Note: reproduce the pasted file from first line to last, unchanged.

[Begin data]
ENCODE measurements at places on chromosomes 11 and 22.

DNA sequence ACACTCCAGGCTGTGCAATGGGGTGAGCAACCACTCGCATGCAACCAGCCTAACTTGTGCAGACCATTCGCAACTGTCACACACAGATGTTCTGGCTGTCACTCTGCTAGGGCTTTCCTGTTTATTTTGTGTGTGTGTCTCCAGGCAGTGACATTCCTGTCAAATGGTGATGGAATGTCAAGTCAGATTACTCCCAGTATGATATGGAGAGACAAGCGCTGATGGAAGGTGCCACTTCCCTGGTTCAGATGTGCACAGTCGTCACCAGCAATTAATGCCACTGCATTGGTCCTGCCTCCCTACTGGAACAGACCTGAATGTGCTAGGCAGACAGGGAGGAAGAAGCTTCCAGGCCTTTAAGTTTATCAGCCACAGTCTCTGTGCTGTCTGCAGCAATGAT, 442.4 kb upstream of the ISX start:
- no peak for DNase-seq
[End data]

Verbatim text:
ENCODE measurements at places on chromosomes 11 and 22.

DNA sequence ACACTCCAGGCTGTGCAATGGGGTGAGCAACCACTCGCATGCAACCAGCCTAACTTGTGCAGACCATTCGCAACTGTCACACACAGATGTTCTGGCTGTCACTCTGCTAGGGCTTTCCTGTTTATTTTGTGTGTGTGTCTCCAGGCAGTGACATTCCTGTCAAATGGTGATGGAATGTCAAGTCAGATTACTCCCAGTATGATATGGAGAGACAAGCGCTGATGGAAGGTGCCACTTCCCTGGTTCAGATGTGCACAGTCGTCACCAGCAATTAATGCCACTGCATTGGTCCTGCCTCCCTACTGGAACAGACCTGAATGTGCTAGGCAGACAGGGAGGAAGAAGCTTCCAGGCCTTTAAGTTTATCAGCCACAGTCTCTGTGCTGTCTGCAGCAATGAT, 442.4 kb upstream of the ISX start:
- no peak for DNase-seq